Facebook Inc Heightens Privacy Controls For New Users

Facebook Inc Heightens Privacy Controls For New Users

If your like millions of Facebook users you probably aren’t aware exactly who is seeing your photos, birthday, mobile phone number and other information you’ve choose to put on the site. Following business pressures and mounting concern over the complexities of its privacy settings, Facebook Inc (NASDAQ:FB) announced today that it would be providing a privacy checkup to each of its roughly 1.28 billion users.

Facebook protecting new users

Additionally, the Menlo Park, Calif. based company will change the default settings for new users. This will be done by initially setting their posts to only be seen by “friends”, and will explain that by reconfiguring this to “public” will allow anyone on the Internet with the know-how to view all of their information.

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This is nothing short of a 180 degree turn for the company and will certainly shock millions as they see just what they have been sharing with the online world. Over the last ten years, the company has regularly encouraged users to share more information with others. No, that’s not enough, on a few occasions the company has forced its users to share more than they might like.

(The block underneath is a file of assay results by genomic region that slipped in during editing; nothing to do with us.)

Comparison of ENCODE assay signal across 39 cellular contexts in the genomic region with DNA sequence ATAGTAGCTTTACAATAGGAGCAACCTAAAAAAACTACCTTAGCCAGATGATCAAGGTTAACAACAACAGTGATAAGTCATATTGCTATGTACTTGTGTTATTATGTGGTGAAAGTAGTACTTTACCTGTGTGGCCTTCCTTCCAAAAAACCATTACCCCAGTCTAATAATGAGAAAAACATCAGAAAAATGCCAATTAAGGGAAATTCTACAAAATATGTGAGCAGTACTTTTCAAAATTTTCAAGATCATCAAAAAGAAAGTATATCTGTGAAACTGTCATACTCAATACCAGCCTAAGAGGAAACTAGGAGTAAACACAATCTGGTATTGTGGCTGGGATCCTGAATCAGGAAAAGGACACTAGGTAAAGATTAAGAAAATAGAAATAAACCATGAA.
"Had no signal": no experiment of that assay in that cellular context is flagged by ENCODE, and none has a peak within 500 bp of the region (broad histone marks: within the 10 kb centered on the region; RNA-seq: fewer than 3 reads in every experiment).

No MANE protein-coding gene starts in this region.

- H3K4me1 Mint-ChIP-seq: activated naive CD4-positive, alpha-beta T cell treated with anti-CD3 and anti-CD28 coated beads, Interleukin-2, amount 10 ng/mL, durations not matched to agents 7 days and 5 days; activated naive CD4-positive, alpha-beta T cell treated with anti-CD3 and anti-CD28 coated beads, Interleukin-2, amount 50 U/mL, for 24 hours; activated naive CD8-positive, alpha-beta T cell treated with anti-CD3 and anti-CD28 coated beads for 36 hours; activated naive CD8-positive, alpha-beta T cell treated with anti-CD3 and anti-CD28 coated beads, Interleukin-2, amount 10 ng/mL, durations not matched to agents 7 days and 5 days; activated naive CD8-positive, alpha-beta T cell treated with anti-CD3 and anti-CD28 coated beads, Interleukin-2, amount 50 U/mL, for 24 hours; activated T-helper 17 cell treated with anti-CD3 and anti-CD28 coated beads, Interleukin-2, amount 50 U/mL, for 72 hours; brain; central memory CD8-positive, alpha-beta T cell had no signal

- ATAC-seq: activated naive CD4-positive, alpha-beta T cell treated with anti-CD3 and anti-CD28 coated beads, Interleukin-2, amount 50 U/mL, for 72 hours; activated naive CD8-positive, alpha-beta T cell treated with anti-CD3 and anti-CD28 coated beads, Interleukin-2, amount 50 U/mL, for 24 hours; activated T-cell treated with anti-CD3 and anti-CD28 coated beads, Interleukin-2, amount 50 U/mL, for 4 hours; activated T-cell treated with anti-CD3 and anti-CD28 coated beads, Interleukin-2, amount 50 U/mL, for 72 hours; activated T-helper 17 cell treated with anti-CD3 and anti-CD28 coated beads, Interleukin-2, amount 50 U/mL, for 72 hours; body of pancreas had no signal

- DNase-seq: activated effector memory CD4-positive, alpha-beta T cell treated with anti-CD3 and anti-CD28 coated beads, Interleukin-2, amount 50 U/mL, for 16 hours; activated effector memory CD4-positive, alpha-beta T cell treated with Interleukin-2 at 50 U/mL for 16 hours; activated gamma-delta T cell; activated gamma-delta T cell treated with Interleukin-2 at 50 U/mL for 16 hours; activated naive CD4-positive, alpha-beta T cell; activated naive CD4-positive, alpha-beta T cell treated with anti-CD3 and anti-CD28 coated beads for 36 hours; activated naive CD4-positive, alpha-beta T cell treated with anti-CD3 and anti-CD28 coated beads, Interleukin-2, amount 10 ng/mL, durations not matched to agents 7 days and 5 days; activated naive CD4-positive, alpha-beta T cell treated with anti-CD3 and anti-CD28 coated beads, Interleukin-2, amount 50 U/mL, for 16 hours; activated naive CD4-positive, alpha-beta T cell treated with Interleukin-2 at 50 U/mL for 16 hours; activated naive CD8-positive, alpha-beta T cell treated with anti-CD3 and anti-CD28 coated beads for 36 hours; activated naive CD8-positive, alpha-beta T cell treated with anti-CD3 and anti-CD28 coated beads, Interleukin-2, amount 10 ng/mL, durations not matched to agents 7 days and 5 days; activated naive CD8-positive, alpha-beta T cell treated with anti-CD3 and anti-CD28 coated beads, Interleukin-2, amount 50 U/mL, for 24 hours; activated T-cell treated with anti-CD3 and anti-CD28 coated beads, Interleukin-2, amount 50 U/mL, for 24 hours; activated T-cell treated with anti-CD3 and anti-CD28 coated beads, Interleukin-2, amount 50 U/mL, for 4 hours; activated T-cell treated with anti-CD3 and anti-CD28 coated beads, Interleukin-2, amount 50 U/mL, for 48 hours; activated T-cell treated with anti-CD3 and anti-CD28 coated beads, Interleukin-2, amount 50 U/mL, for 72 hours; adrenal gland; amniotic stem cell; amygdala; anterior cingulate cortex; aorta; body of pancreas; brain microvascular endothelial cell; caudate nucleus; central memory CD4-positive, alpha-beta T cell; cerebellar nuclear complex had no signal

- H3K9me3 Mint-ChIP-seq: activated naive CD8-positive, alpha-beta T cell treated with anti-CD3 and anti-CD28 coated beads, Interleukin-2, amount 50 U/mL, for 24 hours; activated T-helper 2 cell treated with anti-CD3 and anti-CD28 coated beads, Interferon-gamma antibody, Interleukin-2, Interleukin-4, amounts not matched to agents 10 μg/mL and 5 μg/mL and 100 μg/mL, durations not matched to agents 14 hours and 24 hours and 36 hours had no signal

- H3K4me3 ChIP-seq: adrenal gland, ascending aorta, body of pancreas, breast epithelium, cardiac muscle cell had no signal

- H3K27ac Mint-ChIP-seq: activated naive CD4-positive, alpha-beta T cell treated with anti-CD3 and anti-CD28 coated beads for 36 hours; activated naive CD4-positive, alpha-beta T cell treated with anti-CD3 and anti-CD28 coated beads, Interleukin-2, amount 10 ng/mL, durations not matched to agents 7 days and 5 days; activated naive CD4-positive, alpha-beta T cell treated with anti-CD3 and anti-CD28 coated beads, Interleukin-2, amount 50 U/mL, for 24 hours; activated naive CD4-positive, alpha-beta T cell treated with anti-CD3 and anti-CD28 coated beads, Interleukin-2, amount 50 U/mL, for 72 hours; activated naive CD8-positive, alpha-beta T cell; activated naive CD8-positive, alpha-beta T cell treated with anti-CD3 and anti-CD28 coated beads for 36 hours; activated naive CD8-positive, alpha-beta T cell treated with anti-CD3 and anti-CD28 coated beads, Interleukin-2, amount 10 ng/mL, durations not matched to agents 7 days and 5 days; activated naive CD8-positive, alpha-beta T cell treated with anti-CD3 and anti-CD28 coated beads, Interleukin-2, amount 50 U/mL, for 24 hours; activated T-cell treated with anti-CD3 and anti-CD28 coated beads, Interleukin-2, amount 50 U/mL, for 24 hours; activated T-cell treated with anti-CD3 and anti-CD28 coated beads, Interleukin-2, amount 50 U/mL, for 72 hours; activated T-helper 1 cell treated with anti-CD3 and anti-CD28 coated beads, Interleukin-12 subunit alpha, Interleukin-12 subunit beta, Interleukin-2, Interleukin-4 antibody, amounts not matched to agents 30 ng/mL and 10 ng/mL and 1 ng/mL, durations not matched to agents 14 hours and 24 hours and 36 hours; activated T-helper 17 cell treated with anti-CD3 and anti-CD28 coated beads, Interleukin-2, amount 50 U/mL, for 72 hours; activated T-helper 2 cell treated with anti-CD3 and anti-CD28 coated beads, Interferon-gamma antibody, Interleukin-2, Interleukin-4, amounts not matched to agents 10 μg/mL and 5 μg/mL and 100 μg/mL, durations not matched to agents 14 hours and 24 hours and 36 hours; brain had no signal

The rise of apps that protect privacy

Mr. Zuckerberg is no fool, and he’s seen first hand following the Snowden affair that Internet users, especially younger ones, value their privacy. Zuckerberg went so far as to purchase WhatsApp which is big on privacy and was rebuffed on a $3 billion offer for Snapchat an app that has grown increasingly popular due to its high regard for privacy.

“What we really want is to enable people to share what they want,” Mr. Zuckerberg said in an interview last month. “People read a lot of the stuff that we do as if we are trying to somehow get people to share more things, but all the core innovations are around giving people the tools they need to be comfortable.”

In addition to this move making people more comfortable, it may also protect Facebook from growing calls by regulators, especially in Europe, to work on protecting its users and may even see it dodge a few lawsuits.

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